Friday, December 31, 2010

"The Cloud" is all about "ka-ching!"

Notice Microsoft's TV commercial trying to push "the cloud"? Notice Google pushing a new netbook that has a minimalist "operating system" that is little more than a glorified Web browser? Notice the barrage of e-mails about "net neutrality"?

We are on the frontier of the corporativization of the Internet, indeed of all of the cyberworld, which is not unlike the coming of "civilization" to the Wild West. Up to now the Internet has been a multinational, geeky environment of minimal restraint and increasingly affordable access: my Web site has gotten more or less the same shot as The New York Times, my voice and Paul Krugman's are out there as cybernetic equals.

Don't call me paranoid just because they're after us, but ...

There is a longstanding commercial reason why powerful corporations want you to go to "the cloud" and want to be able to control bandwidth allocation: there's more money in it.

In the cloud, corporations can hold your data hostage in private storage spaces that belong to them and impose whatever recurrent fees they want to use programs and access your own information. The potential for mischief and price gouging are enormous!

Credit card companies and PayPal have banded to make a financial pariah of Wikileaks, declining to process donations to the group that has aired a great deal of horse manure in the U.S. government's Augean stables.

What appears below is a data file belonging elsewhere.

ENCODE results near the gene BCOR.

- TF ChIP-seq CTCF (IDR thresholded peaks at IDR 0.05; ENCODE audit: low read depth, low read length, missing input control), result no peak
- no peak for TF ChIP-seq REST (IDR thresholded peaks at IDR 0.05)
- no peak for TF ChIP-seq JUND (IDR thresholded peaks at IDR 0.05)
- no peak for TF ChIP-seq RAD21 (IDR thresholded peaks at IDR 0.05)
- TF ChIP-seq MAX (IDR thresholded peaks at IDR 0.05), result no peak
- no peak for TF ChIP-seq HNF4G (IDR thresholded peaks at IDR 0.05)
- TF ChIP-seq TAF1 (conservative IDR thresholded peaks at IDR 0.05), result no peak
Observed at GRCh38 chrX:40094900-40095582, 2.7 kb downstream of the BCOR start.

You think they couldn't or wouldn't do the same to you, if you crossed them?

And think about it: the cloud is a giant leap away from the PC.

The personal computer, or microcomputer to be precise, is a machine you can own, like a car. You can buy or download programs to use whenever you want. You can store whatever data you want, including those naughty pictures you'd rather no one else see.

And it's all physically located in your own study or kitchen table or office that no one else has the right to interfere with, provided you don't use them to harm others.

It used to be that computers were giant machines with tapes, guarded jealously by guys (they were all guys) in lab coats. You could use a dumb terminal, essentially a keyboard and screen without storage or memory of processor. Your terminal was attached by wires, phone lines, whatever, to the big machines. You, or more likely your employer or research facility, had to pay per minute of computer time: 2+2=4, that's X microseconds, add 8 thousandths of a penny to the bill.

That's the model that networks and networking are going back to under the metaphoric "cloud" -- which is a dumb, cheap machine attached to a mainframe belonging to Microsoft or Google or whomever.

Instead of opening WordPerfect or Open Office to write your Great American Novel essentially for no more than the original fixed, one-time cost of getting software and hardware, suddenly every tool you use to write belongs to Big Brother, Inc. Big Brother USG (US govt. or in Iran, Ahmadinejad) can come with a warrant, or just say "pretty please," and start a file on every intimate thought you ever commit to cyberstorage.

If you run out of money or if some Poobah decides your thoughts are undesirable, you can get locked out of your own stuff.

Won't happen? Tell that to the millions who were evicted out of their own homes in the last two years because they were conned into signing away rights in humongously unequal and predatory transactions.

The same thing goes for Net Neutrality, the notion that you and The New York Times have equal rights to access the wonders of the Internet -- in fact you have more rights because you are (Supreme Court decision notwithstanding) a real, flesh and blood person.

You've been warned.
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